NDSU wants a 15 credit standardSomewhere along the line, 12 credits a semester – the minimum to qualify for federal financial aid —became the standard definition of a full-time college course load. And Dean Bresciani isn’t happy about it.
By: By Marino Eccher, Forum Communications Co., The Jamestown Sun
WILLISTON, N.D. — Somewhere along the line, 12 credits a semester – the minimum to qualify for federal financial aid —became the standard definition of a full-time college course load.
And Dean Bresciani isn’t happy about it.
“We know a student’s not going to graduate in four years if they’re taking 12 credits,” the North Dakota State University president said. “They’re probably not going to graduate in five years.”
To nudge students along, Bresciani wants to rebrand full-time undergraduate status at NDSU as a more robust 15 credit hours.
The proposal, which would take effect this fall, will be discussed at today’s State Board of Higher Education meeting here.
The change would be largely symbolic — 12 hours a semester would still count as full time, and tuition rates for taking 12 to 18 credits wouldn’t change.
But advisers would encourage students to take 15 credits as a standard load, and the university would emphasize that students do not get their money’s worth if they take fewer credits.
Texas A&M University made similar changes during Bresciani’s time as a vice president there. He said it produced “an overwhelming reaction from the freshman class” toward heavier credit loads.
“It encourages better student behavior,” he said.
Today’s meeting will also cover the university system’s 2013-2015 budget request and issues related to the state’s oil boom.
The system-wide budget, which does not include capital projects, includes about $25 million in new requests and about $19 million to cover salary increases and inflation for existing programs. The 11-campus system’s general fund budget in the current biennium is about $516 million. It will be finalized this summer and sent to the state Legislature in August.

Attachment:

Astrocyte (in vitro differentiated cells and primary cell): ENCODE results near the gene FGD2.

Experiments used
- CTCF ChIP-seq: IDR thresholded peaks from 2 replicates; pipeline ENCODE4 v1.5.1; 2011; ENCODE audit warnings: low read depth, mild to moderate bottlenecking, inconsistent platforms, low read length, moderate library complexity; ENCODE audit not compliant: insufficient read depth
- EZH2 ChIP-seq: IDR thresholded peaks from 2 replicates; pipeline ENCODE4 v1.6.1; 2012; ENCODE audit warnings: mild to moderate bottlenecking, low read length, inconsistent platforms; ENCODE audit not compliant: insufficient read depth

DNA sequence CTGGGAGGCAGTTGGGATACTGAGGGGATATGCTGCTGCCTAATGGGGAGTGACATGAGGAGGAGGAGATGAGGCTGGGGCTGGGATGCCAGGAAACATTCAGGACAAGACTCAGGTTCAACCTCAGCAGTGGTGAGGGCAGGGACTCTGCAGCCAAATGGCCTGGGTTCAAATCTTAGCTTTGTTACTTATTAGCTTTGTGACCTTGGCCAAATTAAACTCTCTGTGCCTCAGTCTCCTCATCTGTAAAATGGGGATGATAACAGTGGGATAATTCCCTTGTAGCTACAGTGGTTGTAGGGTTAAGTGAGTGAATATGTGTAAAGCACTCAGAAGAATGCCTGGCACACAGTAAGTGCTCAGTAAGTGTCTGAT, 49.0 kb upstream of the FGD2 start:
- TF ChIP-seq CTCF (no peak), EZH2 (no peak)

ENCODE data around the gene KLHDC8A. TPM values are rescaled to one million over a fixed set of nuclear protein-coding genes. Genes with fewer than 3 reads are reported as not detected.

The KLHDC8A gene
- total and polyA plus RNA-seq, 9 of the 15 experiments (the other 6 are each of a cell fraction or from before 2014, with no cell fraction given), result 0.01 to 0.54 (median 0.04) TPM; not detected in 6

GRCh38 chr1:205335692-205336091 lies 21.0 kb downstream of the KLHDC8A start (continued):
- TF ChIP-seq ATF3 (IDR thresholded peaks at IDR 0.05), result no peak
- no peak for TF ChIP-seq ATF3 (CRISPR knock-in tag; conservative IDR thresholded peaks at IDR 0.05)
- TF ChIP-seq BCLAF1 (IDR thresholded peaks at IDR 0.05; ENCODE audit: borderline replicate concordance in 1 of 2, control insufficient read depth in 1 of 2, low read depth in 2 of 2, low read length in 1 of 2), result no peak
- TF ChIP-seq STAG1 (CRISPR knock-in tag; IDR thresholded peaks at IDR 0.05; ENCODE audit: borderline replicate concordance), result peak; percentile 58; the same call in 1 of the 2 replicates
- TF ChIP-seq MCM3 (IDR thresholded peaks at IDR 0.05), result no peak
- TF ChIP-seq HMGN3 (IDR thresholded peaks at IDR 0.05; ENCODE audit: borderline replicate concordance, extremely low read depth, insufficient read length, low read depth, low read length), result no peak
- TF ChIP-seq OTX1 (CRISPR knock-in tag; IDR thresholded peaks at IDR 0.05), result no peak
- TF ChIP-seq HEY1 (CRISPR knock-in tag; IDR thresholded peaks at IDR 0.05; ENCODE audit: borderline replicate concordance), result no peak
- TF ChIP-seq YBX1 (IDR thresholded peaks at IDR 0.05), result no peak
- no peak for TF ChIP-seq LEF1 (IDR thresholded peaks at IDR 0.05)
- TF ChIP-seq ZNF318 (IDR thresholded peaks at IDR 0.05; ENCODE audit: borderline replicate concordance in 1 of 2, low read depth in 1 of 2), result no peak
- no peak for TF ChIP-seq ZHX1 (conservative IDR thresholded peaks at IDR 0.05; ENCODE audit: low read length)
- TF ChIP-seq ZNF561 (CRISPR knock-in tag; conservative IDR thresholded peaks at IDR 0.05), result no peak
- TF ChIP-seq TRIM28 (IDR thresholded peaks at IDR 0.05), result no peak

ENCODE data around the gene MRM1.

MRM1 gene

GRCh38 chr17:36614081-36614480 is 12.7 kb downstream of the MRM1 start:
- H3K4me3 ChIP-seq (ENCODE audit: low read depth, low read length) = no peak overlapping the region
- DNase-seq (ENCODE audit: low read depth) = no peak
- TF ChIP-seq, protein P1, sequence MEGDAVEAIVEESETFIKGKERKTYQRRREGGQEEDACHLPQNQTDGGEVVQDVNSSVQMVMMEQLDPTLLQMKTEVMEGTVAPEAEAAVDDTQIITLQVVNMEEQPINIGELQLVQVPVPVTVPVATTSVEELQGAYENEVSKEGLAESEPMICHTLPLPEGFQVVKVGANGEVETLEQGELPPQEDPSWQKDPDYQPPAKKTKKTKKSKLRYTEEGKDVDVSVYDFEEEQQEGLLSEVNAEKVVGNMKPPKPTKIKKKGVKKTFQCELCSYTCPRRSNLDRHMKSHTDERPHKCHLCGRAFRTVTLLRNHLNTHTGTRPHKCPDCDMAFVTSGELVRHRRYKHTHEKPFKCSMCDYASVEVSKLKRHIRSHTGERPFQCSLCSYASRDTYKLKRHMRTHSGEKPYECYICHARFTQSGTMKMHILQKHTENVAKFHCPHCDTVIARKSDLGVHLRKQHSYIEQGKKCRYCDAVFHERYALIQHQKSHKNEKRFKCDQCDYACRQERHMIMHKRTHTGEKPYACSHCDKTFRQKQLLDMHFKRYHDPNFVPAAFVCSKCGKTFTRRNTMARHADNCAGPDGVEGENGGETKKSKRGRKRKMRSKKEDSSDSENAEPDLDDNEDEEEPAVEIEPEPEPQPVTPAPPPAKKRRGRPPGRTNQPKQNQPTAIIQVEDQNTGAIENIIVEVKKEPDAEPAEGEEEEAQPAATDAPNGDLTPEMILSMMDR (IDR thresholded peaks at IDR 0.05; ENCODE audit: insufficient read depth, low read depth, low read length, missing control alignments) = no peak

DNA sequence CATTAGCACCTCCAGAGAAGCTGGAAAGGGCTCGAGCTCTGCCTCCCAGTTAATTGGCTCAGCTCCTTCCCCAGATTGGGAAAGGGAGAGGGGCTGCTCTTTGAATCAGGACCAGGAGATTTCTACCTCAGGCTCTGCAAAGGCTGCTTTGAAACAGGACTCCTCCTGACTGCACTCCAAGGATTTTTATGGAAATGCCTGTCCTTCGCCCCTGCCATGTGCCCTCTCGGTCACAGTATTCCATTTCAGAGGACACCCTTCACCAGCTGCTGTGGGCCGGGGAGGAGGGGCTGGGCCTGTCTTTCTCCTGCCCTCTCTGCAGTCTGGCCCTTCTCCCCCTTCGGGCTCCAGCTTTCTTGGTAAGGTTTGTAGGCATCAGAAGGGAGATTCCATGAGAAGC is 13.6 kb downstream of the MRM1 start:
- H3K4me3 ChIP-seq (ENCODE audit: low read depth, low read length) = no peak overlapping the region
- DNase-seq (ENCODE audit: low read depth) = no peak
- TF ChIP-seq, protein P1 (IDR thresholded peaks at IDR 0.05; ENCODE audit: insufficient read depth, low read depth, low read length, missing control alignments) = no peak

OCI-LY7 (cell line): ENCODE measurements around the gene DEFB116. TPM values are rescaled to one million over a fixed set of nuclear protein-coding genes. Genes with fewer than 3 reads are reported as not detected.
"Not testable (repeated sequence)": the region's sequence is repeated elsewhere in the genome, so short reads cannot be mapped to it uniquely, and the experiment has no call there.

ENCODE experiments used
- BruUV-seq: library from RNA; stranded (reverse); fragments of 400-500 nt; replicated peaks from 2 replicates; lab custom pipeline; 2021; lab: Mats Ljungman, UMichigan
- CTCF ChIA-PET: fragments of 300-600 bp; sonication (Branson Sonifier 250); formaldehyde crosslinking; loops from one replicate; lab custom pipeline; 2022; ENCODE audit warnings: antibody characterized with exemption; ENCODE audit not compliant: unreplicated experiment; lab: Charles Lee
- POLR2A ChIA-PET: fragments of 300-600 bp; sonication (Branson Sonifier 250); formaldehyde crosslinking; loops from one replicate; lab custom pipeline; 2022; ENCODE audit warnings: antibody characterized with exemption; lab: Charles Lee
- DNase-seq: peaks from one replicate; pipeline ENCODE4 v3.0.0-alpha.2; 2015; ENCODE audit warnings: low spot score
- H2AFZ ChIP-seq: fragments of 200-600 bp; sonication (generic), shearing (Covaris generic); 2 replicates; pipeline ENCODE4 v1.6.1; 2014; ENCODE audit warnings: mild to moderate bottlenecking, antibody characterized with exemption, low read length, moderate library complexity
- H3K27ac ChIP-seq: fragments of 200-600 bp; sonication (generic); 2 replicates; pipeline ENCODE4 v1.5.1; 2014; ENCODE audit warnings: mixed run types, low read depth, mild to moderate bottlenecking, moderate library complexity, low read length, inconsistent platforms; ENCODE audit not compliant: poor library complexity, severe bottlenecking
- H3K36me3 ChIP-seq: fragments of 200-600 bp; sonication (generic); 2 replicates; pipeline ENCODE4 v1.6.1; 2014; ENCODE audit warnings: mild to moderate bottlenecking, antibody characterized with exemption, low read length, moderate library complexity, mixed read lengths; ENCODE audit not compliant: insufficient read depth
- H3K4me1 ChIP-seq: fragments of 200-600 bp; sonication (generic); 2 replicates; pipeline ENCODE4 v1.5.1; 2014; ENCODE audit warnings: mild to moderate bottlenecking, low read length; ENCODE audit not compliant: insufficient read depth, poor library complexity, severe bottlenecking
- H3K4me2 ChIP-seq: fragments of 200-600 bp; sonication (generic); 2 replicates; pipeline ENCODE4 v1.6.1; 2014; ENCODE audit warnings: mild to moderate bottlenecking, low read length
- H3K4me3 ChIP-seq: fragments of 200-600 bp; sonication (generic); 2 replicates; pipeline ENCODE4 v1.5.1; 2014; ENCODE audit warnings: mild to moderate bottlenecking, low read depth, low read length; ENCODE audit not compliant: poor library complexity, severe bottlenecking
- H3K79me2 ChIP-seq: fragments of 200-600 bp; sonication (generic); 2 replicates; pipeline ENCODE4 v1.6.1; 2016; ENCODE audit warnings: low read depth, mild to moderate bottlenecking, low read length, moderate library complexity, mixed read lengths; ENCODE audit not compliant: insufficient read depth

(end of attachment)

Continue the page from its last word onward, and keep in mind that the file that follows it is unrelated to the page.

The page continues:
Other items of note concerning NDSU include:
* Streamlined tuition rates for certain NDSU programs. Program fees for engineering, pharmacy, nursing and architecture would be rolled into the tuition, making it simpler to calculate how much those programs will cost.
“What we want to do is clean that up,” Bresciani said. “We think that’s going to be a lot easier on our students, their parents and anyone who’s trying to plan for college.”
* A budget request of $200,000 for a global ambassadors program to bolster NDSU’s international presence. Bresciani said the goal is to attract high-caliber students to study — and eventually work — in North Dakota. He said the number and location of the international liaisons would depend on how much funding the school gets.
* $482,000 for new NDSU transportation and logistics research programs in conjunction with Dickinson State University. The programs would focus on the infrastructure challenges posed by the oil boom.
* $163,000 for a full-time energy specialist to monitor utility costs and find savings. The campus is already in the middle of a major energy efficiency overhaul, and such hires are becoming increasingly common at colleges at universities for economic and environmental reasons.
Marino Eccher is a reporter
at The Forum of Fargo-
Moorhead, which is owned by Forum Communications Co.